Mr. ANSITE: There you go.
SHORTZ: Process by which thermal radiation accelerates global warming.
Mr. ANSITE: Geothermic energy.
Mr. ANSITE: Greenhouse emission.
SHORTZ: Greenhouse is right.
HANSEN: Yeah, effect, effect.
SHORTZ: Greenhouse effect, yeah.
Mr. ANSITE: OK.
HANSEN: Now we're a team.
SHORTZ: There you go.
Mr. ANSITE: There we go. Thank you. I appreciate your help very much.
SHORTZ: Number two on the Forbes list of the world's largest companies.
Mr. ANSITE: Oh, General Electric.
SHORTZ: General Electric is right. Building flying a flag with horizontal stripes of black, red and gold.
Mr. ANSITE: German embassy.
SHORTZ: Excellent. Latina singer with the Miami Sound Machine.
Mr. ANSITE: Wow. Not even familiar.
HANSEN: Not even close. You don't know Gloria Estefan?
SHORTZ: There you go. Gloria Estefan, good. How about an old $10 coin. It was discontinued in 1933.
Mr. ANSITE: Yeah.
SHORTZ: Think about what the coin was made of.
Mr. ANSITE: Golden eagle.
SHORTZ: Gold eagle is it. How about, I laid down on the bed or between you and I.
HANSEN: It's bad grammar is what is it.
SHORTZ: There's your G.
Mr. ANSITE: Grammar...
Mr. SHORTZ: There you go: grammatical error.
HANSEN: Grammatical error, okay.
Mr. SHORTZ: Grammatical error, uh-huh. And here's your last one: Hello after dark.
Mr. ANSITE: Good evening.
HANSEN: Good evening.
Mr. SHORTZ: Good evening.
HANSEN: Good evening. Hey, Brett, not bad.
Mr. ANSITE: Thank you.
HANSEN: Yeah, I think as a team we did very well actually.
Mr. ANSITE: Yes.
HANSEN: And now you're going to go brush up on your English literature, right?
Mr. ANSITE: That's right.
(Soundbite of laughter)
HANSEN: Do you do a lot of cooking this holiday season, Brett?
Mr. ANSITE: I try.
HANSEN: All right. Well, listen. The person who's going to read your puzzle prizes is also on today's show because he's going to tell us what we can do with our leftovers. Here's Chef Dave Lieberman.
Chef DAVE LIEBERMAN (Host, PBS "America's Heartland" and Food Network "Good Deal with Dave Lieberman"): For playing our puzzle today, you'll get a WEEKEND EDITION lapel pin, the "Scrabble Deluxe Edition" from Parker Brothers, the book series "Will Shortz Presents KenKen" Volumes 1, 2 and 3 from St. Martin's Press, one of Will Shortz's "Puzzlemaster Decks of Riddles and Challenges" from Chronicle Books, and a CD compilation of NPR's Sunday Puzzles.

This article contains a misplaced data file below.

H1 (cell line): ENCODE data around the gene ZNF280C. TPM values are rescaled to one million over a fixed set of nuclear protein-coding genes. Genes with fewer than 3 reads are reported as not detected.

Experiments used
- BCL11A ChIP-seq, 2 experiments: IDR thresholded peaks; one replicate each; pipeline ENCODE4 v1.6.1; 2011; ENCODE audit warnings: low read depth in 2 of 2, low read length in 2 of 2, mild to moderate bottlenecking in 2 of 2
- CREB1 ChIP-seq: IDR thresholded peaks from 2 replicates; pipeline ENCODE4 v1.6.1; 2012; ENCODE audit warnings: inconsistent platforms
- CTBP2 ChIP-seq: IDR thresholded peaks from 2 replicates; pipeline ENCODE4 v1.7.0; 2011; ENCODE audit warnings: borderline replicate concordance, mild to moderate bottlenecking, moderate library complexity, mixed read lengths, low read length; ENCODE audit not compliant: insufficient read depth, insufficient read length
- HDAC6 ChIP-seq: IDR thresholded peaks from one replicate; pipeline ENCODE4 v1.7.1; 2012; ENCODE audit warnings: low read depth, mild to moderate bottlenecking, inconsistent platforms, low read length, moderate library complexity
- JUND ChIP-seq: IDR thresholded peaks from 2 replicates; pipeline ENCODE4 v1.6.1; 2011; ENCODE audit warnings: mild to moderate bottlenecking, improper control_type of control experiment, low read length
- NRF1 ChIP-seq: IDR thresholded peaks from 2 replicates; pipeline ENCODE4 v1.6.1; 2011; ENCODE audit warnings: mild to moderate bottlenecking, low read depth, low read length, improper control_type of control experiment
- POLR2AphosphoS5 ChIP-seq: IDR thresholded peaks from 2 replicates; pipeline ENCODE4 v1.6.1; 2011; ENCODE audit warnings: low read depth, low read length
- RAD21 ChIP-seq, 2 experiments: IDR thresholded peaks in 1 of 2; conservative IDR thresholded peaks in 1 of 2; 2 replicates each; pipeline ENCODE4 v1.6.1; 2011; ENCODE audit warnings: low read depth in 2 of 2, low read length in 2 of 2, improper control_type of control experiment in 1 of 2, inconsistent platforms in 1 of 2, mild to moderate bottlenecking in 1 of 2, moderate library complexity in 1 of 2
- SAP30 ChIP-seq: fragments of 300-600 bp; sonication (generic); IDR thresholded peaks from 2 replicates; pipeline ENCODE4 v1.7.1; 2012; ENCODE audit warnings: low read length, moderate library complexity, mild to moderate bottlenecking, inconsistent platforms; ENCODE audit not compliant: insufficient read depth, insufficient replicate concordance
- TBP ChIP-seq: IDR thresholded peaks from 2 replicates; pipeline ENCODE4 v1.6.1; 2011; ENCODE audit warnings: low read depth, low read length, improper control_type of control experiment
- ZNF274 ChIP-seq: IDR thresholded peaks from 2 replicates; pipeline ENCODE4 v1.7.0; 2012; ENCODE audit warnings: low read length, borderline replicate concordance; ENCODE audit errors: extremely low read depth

HANSEN: There you go, a second little Christmas there for you Brett.
(Soundbite of laughter)
Mr. ANSITE: Yes, I appreciate it. That's awesome.
HANSEN: Oh, well...
Mr. ANSITE: All that stuff for myself just to have it but not eat it.
HANSEN: And you can share it with your dad who's been playing for so long.
Mr. ANSITE: Yes, Pete.
HANSEN: Before you go, what member station do you listen to?
Mr. ANSITE: I'm a member of KOPB in Portland, Oregon.
HANSEN: All right. I love that word member. Hey, Brett, Happy New Year and thanks for playing puzzle with us.
Mr. ANSITE: Thank you very much. It was good working with you guys.
HANSEN: Aww, nice working with you too. It's play. It's not work, it's play.
All right, Will. What are we going to be playing with this coming week?
Mr. SHORTZ: Yes. Name a famous American from the past, seven-letter last name. If you take the last two letters of this name, plus the first four letters, in that order, and you'll name that person's profession. Who is it?
So again, a famous American from the past, seven-letter last name, take the last two letters plus the first four letters, in that order, you'll name the person's profession. Who is this famous American?
HANSEN: When you know, go to our website, NPR.org/puzzle and click on the Submit Your Answer link. Only one entry per person, please. Our deadline is Thursday, 3 P.M. Eastern Time. Please include a phone number where we can reach you at about that time. We'll call you if you're the winner and you'll get to play puzzle on the air with the puzzle editor of The New York Times and WEEKEND EDITION's puzzlemaster, Will Shortz.
Hey, Will. Happy New Year.
Mr. SHORTZ: Happy New Year, Liane.